The course has no fieldwork, industrial placement or year abroad element, but you may decide to attend conferences, workshops or research training elsewhere.
The Faculty believes that it is important both professionally and personally for graduate research students to have opportunities to teach. For graduates seeking an academic career, it is often crucial to have teaching experience when applying for jobs. For many graduate students, teaching is also an important supplement to their income.
The Faculty operates a number of schemes to help our research students secure relevant teaching experience:
- Graduate Teaching Assistant Scheme
- Graduate Lecturing Scheme
- Graduate Teaching Register
For more information on these schemes, please visit the Teaching Opportunities page.
The DPhil Seminar at Oxford University provides a forum for graduate students to present and discuss thesis chapters, and workshop papers that are to be submitted for publication.
Speaker Series: DPhil students present a part of their dissertation to a faculty member and fellow students. The format is approximately 45 minutes for presentation, 15 minutes for faculty commentary, and 30 minutes for Q&A
Publishing Workshop: DPhil students receive targeted feedback on papers they intend to submit for publication relatively soon. Each term participants are placed in groups of 3-4, according to topic. During each of the 3-4 workshops (per topic group) the paper of one group member is discussed. Participants will be expected to attend the workshops of their fellow group members and to have read each of the other papers in advance of the relevant sessions. The format will be approximately 10 minutes for author introduction, 30 minutes for faculty commentary, and 50 minutes for discussion. Other faculty members and students are very welcome, but are encouraged to read the paper in advance.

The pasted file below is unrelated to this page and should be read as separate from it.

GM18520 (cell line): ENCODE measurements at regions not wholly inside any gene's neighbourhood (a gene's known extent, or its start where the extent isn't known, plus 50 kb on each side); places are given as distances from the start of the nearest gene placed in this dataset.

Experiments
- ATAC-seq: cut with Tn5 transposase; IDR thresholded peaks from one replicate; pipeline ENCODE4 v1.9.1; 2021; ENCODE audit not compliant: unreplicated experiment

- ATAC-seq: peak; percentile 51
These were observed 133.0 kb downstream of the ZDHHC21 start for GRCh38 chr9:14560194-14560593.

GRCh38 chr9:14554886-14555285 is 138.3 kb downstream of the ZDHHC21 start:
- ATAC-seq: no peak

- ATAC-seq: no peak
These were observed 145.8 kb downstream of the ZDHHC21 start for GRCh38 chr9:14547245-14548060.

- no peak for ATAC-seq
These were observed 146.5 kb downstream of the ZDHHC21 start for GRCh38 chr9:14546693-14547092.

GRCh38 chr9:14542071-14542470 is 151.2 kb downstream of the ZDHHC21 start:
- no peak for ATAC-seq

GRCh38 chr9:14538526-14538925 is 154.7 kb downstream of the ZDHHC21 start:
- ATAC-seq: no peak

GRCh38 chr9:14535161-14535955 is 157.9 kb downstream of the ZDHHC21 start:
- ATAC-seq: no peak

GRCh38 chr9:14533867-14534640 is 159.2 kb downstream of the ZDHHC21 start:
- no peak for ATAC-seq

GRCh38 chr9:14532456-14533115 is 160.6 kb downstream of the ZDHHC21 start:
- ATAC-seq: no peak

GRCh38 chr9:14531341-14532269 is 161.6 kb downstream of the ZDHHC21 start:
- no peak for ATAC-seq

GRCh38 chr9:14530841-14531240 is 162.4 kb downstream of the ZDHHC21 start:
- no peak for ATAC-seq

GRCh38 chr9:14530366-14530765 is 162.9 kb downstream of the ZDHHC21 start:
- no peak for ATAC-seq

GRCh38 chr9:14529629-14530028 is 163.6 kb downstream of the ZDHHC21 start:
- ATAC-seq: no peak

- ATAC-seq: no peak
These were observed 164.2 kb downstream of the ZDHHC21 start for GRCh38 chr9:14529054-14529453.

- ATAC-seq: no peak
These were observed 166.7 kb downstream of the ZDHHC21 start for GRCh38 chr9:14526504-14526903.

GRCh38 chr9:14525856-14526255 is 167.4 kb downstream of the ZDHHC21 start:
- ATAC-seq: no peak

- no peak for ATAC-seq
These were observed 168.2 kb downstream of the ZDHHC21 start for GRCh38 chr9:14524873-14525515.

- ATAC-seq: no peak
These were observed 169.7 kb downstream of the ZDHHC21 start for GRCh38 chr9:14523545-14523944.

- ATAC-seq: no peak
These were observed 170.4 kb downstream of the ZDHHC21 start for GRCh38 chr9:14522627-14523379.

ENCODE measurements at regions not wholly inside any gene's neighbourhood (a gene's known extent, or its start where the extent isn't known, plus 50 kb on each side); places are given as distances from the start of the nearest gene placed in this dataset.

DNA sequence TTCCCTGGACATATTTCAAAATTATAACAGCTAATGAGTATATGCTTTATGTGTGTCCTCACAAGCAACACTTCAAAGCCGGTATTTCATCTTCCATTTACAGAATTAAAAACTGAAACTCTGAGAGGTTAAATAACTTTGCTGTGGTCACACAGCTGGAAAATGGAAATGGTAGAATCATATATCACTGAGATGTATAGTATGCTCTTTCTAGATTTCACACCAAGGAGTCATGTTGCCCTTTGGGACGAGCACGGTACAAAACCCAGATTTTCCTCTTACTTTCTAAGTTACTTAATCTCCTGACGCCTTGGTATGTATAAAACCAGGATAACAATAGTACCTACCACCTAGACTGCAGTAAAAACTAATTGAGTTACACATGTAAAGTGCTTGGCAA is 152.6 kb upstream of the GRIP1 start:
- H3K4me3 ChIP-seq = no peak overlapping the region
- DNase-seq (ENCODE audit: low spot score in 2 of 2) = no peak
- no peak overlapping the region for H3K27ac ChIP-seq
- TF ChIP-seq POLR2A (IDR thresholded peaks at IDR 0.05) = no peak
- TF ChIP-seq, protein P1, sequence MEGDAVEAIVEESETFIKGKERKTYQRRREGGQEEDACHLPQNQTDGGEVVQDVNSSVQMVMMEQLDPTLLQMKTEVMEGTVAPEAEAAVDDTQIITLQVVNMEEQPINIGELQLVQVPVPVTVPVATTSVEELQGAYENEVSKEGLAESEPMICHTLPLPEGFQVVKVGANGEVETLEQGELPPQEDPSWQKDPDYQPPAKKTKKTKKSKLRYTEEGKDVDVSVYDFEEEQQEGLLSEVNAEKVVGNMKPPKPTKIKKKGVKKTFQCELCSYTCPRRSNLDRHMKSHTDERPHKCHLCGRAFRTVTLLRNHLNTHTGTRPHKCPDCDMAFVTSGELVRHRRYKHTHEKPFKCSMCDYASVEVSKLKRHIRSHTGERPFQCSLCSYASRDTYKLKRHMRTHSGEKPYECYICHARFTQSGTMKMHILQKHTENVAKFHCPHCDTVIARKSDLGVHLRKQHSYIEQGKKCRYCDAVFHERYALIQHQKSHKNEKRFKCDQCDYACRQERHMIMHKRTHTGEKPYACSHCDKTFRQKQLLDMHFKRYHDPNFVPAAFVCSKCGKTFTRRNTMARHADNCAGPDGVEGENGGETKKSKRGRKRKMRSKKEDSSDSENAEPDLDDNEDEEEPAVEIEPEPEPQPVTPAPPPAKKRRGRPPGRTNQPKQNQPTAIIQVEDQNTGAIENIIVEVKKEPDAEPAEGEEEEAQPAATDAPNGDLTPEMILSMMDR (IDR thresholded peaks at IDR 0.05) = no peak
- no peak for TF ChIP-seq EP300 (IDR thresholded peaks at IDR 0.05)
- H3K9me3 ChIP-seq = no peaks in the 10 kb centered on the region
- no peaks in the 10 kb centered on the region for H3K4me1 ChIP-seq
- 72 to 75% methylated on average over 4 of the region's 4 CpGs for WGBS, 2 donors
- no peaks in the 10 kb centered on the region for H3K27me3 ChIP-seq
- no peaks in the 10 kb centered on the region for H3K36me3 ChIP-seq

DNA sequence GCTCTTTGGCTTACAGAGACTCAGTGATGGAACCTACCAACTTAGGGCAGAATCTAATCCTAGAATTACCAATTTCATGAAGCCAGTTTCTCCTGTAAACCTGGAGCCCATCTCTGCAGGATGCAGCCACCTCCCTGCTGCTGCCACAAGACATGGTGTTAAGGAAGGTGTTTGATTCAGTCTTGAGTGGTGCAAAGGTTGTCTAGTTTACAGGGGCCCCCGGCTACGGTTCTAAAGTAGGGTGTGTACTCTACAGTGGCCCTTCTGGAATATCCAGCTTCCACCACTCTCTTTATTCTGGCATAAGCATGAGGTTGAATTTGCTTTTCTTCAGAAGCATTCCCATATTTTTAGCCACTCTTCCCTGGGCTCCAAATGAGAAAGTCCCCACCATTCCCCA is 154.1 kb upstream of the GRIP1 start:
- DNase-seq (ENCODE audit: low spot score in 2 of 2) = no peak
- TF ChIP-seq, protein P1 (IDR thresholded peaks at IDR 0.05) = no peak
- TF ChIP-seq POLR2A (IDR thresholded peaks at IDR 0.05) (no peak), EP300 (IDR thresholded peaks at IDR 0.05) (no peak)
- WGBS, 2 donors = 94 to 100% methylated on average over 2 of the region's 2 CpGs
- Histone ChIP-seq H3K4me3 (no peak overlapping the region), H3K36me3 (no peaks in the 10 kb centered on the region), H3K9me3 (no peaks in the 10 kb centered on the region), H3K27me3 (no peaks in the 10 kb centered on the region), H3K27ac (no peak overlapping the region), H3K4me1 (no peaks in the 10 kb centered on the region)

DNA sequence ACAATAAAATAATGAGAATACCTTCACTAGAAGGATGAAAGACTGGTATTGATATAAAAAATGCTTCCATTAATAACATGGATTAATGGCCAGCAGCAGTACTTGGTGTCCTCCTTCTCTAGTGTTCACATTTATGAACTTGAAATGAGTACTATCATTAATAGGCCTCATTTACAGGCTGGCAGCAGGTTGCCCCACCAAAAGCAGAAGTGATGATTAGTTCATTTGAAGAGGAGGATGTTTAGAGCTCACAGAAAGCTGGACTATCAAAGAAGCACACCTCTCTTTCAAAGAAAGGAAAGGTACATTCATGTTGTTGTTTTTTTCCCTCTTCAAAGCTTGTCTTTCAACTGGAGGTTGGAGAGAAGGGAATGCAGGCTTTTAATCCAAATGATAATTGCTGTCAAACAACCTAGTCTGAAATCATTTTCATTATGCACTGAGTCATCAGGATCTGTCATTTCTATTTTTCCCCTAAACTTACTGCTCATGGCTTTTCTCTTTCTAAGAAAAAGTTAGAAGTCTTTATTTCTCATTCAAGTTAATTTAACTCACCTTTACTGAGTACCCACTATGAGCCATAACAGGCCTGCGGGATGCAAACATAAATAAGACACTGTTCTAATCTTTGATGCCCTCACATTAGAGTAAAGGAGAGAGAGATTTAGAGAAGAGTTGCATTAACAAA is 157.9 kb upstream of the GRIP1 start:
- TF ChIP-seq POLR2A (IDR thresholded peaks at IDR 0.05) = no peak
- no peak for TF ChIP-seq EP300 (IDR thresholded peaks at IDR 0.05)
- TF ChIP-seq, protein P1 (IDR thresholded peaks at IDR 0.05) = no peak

The Faculty expects that DPhil students will present their work in the DPhil seminar at some point during their studies: most likely in their second or third year. The seminar provides an excellent opportunity for presentation experience, as well as feedback from peers and at least one faculty member other than their thesis supervisor(s). All graduate students and faculty are encouraged to attend, and all students are welcome to present but advantage is given to those who have not yet presented a paper.
For more information including past speakers, please see the DPhil Seminar website.
The Faculty operates a Graduate Placement Service which aims to support graduate research students on the job market from the final year of their DPhil until they secure a tenure track / permanent position. To find out more, please visit the Graduate Placement Scheme page.
The Faculty has an outstanding placement record. In 2015-16 alone, Oxford graduates were appointed to posts at the universities of Birmingham, St Andrews, Pittsburgh, and Munich to name a few.
A number have also obtained positions within Oxford itself, including an associate professorship and a departmental lectureship. Please visit the DPhil Placement Record page for an overview of the Faculty’s placements over the last few years.